3rd World Needs New Materials: U.N.

NEW YORK—Superconductive power lines, high-strength composite cements and genetically engineered artificial sweeteners produced in the United States, Western Europe and Japan might seem of little concern to the people of Brazil, Zaire or other Third World nations. But an upcoming report from the U.N. Center for Science and Technology for Development (UNCSTD) says such a belief is not only mistaken but also damaging to the economies of those developing countries. It hopes to illustrate tha

Jonathan Beard
Jun 1, 1987
NEW YORK—Superconductive power lines, high-strength composite cements and genetically engineered artificial sweeteners produced in the United States, Western Europe and Japan might seem of little concern to the people of Brazil, Zaire or other Third World nations.

But an upcoming report from the U.N. Center for Science and Technology for Development (UNCSTD) says such a belief is not only mistaken but also damaging to the economies of those developing countries. It hopes to illustrate that point this fall with the publication of a bulletin, "Materials Technology and Development," that will discuss the implications of these new technologies on the world economy.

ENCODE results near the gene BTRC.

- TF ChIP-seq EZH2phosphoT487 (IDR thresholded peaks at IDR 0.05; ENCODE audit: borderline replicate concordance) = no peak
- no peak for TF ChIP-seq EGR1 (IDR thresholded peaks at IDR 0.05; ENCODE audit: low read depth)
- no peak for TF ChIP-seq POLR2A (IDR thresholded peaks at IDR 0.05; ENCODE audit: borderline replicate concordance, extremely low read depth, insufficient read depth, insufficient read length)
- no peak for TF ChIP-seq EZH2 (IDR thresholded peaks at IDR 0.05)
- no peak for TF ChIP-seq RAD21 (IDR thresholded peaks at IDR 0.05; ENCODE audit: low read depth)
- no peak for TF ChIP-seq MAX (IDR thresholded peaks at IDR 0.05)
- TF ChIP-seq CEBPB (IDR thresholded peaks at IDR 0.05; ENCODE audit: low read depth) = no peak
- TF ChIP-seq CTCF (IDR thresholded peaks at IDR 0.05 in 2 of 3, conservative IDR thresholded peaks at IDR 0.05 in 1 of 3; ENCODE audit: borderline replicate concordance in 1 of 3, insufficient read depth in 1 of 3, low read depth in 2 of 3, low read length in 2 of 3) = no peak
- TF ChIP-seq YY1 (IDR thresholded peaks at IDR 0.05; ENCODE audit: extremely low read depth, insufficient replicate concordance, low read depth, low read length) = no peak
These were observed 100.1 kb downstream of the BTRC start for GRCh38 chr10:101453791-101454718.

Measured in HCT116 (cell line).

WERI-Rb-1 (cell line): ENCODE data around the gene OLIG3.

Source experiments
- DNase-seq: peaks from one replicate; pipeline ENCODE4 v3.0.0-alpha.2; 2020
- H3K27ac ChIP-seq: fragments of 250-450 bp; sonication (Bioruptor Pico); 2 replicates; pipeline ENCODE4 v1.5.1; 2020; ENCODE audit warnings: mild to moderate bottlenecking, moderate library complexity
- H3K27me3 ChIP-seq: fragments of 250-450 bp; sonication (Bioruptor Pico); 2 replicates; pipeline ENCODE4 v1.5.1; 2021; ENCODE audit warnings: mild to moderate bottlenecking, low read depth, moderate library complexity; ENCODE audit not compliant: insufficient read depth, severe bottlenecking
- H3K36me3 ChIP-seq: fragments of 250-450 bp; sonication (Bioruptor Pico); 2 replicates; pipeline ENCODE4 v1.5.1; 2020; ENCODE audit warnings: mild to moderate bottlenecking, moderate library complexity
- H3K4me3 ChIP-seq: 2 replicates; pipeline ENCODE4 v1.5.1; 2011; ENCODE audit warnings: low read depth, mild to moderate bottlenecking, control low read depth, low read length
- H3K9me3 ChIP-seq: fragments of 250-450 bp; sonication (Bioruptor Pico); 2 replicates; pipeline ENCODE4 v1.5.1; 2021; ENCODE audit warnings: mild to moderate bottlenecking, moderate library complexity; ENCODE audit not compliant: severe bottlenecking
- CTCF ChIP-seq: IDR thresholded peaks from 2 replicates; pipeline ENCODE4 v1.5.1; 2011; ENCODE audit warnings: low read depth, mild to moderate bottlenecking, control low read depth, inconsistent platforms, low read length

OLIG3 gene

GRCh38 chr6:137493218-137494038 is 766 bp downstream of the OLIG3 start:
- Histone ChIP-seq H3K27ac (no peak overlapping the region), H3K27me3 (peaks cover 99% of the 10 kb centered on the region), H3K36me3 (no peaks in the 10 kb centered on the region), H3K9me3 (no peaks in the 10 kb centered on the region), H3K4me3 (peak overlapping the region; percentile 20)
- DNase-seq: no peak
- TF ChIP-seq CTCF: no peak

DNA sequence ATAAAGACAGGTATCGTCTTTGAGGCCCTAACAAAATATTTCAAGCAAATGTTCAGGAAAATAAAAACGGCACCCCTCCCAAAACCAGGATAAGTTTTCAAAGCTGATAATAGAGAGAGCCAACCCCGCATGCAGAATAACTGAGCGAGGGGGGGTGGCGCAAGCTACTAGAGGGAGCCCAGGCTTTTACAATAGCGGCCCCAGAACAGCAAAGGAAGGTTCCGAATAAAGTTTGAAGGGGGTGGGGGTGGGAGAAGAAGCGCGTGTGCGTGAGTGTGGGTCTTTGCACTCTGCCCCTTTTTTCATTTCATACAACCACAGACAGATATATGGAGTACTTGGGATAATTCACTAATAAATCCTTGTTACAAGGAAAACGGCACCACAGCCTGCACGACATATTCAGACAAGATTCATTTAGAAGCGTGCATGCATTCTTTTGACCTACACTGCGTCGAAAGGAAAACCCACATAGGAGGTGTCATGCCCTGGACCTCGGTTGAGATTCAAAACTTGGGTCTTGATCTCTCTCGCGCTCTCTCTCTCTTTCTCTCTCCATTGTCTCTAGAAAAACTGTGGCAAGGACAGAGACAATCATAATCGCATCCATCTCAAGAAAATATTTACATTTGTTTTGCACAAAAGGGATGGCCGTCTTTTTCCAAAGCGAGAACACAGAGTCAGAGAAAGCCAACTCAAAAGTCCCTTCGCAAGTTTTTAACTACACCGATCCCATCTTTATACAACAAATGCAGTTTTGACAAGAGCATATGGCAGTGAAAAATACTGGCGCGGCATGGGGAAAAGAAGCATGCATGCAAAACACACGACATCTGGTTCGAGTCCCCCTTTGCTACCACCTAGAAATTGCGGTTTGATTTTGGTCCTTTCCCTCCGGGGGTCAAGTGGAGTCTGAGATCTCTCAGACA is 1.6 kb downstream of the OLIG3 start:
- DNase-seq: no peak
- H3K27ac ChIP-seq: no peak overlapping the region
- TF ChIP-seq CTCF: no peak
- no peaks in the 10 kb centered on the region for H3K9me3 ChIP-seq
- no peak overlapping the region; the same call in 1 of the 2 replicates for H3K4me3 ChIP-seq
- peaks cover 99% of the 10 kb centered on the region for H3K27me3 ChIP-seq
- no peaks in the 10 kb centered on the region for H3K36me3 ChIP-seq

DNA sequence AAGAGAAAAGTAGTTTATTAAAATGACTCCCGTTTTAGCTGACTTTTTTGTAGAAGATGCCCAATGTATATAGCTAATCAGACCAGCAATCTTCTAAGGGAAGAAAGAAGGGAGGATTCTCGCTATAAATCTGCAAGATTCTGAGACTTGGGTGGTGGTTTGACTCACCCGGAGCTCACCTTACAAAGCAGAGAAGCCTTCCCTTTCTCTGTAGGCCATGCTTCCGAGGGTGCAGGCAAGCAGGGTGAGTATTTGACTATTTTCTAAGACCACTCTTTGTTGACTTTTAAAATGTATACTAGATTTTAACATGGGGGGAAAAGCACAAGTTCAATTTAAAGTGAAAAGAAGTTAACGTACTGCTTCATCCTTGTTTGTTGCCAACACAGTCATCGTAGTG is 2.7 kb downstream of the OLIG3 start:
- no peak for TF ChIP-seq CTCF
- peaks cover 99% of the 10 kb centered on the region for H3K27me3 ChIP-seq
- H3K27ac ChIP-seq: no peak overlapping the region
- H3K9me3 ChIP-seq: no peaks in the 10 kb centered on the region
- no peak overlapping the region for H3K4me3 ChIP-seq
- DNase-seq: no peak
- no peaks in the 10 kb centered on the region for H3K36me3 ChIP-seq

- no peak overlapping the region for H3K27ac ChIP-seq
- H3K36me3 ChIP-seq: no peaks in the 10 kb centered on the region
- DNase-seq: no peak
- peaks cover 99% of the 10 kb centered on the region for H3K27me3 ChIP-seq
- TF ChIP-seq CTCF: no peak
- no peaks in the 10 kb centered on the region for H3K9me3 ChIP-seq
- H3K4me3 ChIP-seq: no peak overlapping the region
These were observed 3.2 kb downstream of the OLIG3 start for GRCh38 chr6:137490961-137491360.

Recently discovered rare-earth ceramic compounds, for example, may result in superconductive power cables that can produce greater efficiency in transmission. That improvement, in turn, would reduce the need for new power stations around the world.

But the new materials could also lead to a precipitous drop in the demand...

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